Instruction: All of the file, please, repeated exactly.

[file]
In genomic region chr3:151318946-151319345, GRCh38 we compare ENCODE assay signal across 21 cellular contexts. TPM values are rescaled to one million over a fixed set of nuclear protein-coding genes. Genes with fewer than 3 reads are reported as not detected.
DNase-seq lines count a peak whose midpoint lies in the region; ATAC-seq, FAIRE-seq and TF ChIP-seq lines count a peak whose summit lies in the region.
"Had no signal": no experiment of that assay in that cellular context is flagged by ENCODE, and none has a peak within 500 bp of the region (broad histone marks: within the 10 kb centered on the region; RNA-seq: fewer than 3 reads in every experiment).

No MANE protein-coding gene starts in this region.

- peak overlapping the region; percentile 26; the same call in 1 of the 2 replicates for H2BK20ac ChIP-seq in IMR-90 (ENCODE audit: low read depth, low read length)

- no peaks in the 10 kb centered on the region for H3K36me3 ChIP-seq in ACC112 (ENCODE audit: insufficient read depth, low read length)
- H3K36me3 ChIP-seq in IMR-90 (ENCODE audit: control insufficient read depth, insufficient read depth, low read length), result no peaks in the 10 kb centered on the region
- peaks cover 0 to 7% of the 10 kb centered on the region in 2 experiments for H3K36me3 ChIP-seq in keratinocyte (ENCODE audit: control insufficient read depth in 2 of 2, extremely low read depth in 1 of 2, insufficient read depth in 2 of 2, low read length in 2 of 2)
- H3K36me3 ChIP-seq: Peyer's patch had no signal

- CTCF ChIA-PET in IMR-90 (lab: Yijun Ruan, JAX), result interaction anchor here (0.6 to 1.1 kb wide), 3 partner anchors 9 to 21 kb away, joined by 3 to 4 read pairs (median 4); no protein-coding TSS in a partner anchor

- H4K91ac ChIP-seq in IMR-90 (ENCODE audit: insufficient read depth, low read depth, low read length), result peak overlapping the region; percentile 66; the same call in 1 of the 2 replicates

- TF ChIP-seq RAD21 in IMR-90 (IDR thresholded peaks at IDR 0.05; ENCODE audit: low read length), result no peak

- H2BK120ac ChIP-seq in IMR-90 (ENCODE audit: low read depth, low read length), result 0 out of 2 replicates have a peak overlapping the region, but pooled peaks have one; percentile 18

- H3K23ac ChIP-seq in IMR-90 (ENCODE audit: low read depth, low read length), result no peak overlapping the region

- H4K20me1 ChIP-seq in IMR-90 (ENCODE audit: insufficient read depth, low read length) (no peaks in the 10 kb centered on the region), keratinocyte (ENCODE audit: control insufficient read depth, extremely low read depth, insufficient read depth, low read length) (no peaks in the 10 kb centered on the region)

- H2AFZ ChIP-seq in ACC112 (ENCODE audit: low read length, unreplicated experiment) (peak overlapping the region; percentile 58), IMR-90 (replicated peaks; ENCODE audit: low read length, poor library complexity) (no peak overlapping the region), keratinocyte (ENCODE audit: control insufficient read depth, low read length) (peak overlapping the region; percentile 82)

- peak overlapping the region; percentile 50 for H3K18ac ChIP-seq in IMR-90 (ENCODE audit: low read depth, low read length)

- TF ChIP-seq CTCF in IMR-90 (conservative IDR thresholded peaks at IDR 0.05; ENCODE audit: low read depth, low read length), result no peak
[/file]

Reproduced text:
In genomic region chr3:151318946-151319345, GRCh38 we compare ENCODE assay signal across 21 cellular contexts. TPM values are rescaled to one million over a fixed set of nuclear protein-coding genes. Genes with fewer than 3 reads are reported as not detected.
DNase-seq lines count a peak whose midpoint lies in the region; ATAC-seq, FAIRE-seq and TF ChIP-seq lines count a peak whose summit lies in the region.
"Had no signal": no experiment of that assay in that cellular context is flagged by ENCODE, and none has a peak within 500 bp of the region (broad histone marks: within the 10 kb centered on the region; RNA-seq: fewer than 3 reads in every experiment).

No MANE protein-coding gene starts in this region.

- peak overlapping the region; percentile 26; the same call in 1 of the 2 replicates for H2BK20ac ChIP-seq in IMR-90 (ENCODE audit: low read depth, low read length)

- no peaks in the 10 kb centered on the region for H3K36me3 ChIP-seq in ACC112 (ENCODE audit: insufficient read depth, low read length)
- H3K36me3 ChIP-seq in IMR-90 (ENCODE audit: control insufficient read depth, insufficient read depth, low read length), result no peaks in the 10 kb centered on the region
- peaks cover 0 to 7% of the 10 kb centered on the region in 2 experiments for H3K36me3 ChIP-seq in keratinocyte (ENCODE audit: control insufficient read depth in 2 of 2, extremely low read depth in 1 of 2, insufficient read depth in 2 of 2, low read length in 2 of 2)
- H3K36me3 ChIP-seq: Peyer's patch had no signal

- CTCF ChIA-PET in IMR-90 (lab: Yijun Ruan, JAX), result interaction anchor here (0.6 to 1.1 kb wide), 3 partner anchors 9 to 21 kb away, joined by 3 to 4 read pairs (median 4); no protein-coding TSS in a partner anchor

- H4K91ac ChIP-seq in IMR-90 (ENCODE audit: insufficient read depth, low read depth, low read length), result peak overlapping the region; percentile 66; the same call in 1 of the 2 replicates

- TF ChIP-seq RAD21 in IMR-90 (IDR thresholded peaks at IDR 0.05; ENCODE audit: low read length), result no peak

- H2BK120ac ChIP-seq in IMR-90 (ENCODE audit: low read depth, low read length), result 0 out of 2 replicates have a peak overlapping the region, but pooled peaks have one; percentile 18

- H3K23ac ChIP-seq in IMR-90 (ENCODE audit: low read depth, low read length), result no peak overlapping the region

- H4K20me1 ChIP-seq in IMR-90 (ENCODE audit: insufficient read depth, low read length) (no peaks in the 10 kb centered on the region), keratinocyte (ENCODE audit: control insufficient read depth, extremely low read depth, insufficient read depth, low read length) (no peaks in the 10 kb centered on the region)

- H2AFZ ChIP-seq in ACC112 (ENCODE audit: low read length, unreplicated experiment) (peak overlapping the region; percentile 58), IMR-90 (replicated peaks; ENCODE audit: low read length, poor library complexity) (no peak overlapping the region), keratinocyte (ENCODE audit: control insufficient read depth, low read length) (peak overlapping the region; percentile 82)

- peak overlapping the region; percentile 50 for H3K18ac ChIP-seq in IMR-90 (ENCODE audit: low read depth, low read length)

- TF ChIP-seq CTCF in IMR-90 (conservative IDR thresholded peaks at IDR 0.05; ENCODE audit: low read depth, low read length), result no peak